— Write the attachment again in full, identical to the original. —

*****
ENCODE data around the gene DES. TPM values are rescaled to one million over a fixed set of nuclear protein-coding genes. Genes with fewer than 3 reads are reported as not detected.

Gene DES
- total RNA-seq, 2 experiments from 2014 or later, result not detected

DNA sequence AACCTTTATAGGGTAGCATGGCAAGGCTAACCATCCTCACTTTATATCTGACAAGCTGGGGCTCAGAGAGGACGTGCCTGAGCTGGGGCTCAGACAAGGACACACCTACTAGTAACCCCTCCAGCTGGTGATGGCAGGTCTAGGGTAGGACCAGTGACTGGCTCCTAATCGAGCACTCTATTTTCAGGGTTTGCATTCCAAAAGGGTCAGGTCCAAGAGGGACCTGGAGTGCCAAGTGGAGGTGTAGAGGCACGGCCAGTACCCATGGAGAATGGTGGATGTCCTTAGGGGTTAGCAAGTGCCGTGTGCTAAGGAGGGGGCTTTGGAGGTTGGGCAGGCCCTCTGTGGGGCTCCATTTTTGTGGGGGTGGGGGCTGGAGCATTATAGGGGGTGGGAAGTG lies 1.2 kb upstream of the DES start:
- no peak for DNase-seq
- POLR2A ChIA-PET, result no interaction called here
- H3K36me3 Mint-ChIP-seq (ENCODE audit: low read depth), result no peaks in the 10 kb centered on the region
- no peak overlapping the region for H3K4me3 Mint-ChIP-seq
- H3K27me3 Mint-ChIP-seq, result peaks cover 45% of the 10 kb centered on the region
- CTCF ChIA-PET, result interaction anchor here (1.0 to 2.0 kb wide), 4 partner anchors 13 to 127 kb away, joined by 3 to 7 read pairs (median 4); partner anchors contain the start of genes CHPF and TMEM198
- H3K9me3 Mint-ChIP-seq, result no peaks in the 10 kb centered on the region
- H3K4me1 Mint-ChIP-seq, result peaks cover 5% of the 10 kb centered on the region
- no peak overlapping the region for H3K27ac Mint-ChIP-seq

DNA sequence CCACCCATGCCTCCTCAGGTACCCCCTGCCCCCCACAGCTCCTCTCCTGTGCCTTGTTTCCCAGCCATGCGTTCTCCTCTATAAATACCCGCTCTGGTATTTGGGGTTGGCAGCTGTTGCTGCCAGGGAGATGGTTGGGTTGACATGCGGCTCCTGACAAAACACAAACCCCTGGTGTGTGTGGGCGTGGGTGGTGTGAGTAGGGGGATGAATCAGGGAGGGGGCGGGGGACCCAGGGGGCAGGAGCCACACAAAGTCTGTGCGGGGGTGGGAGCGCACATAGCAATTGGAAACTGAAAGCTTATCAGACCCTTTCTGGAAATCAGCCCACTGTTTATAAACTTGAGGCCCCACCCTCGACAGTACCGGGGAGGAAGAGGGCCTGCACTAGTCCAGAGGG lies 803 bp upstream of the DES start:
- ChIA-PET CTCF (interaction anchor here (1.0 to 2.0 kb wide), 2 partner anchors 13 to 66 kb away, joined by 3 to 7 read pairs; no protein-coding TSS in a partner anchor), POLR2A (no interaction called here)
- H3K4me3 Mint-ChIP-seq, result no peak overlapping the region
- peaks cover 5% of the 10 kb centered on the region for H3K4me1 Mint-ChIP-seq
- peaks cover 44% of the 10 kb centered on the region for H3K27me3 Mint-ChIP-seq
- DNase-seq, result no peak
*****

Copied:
ENCODE data around the gene DES. TPM values are rescaled to one million over a fixed set of nuclear protein-coding genes. Genes with fewer than 3 reads are reported as not detected.

Gene DES
- total RNA-seq, 2 experiments from 2014 or later, result not detected

DNA sequence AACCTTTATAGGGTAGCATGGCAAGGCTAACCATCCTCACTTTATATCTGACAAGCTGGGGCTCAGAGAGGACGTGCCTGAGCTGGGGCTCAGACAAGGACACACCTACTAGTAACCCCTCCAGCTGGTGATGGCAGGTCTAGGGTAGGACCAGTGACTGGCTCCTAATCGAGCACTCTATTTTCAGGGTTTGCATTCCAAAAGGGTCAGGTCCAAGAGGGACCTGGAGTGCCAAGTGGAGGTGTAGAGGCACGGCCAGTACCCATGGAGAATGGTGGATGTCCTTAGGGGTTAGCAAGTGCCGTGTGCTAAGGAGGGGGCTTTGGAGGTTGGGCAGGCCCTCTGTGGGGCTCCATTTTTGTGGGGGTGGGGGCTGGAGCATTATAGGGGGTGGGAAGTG lies 1.2 kb upstream of the DES start:
- no peak for DNase-seq
- POLR2A ChIA-PET, result no interaction called here
- H3K36me3 Mint-ChIP-seq (ENCODE audit: low read depth), result no peaks in the 10 kb centered on the region
- no peak overlapping the region for H3K4me3 Mint-ChIP-seq
- H3K27me3 Mint-ChIP-seq, result peaks cover 45% of the 10 kb centered on the region
- CTCF ChIA-PET, result interaction anchor here (1.0 to 2.0 kb wide), 4 partner anchors 13 to 127 kb away, joined by 3 to 7 read pairs (median 4); partner anchors contain the start of genes CHPF and TMEM198
- H3K9me3 Mint-ChIP-seq, result no peaks in the 10 kb centered on the region
- H3K4me1 Mint-ChIP-seq, result peaks cover 5% of the 10 kb centered on the region
- no peak overlapping the region for H3K27ac Mint-ChIP-seq

DNA sequence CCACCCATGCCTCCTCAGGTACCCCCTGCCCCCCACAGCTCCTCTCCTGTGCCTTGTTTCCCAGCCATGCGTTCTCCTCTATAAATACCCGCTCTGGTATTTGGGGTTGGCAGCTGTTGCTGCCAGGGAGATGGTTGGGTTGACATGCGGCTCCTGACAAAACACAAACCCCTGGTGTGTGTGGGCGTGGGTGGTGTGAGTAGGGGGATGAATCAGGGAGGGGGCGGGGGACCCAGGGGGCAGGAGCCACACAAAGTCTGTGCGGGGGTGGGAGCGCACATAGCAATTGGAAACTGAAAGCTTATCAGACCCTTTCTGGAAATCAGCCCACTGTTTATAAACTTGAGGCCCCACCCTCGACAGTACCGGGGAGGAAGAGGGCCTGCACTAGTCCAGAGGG lies 803 bp upstream of the DES start:
- ChIA-PET CTCF (interaction anchor here (1.0 to 2.0 kb wide), 2 partner anchors 13 to 66 kb away, joined by 3 to 7 read pairs; no protein-coding TSS in a partner anchor), POLR2A (no interaction called here)
- H3K4me3 Mint-ChIP-seq, result no peak overlapping the region
- peaks cover 5% of the 10 kb centered on the region for H3K4me1 Mint-ChIP-seq
- peaks cover 44% of the 10 kb centered on the region for H3K27me3 Mint-ChIP-seq
- DNase-seq, result no peak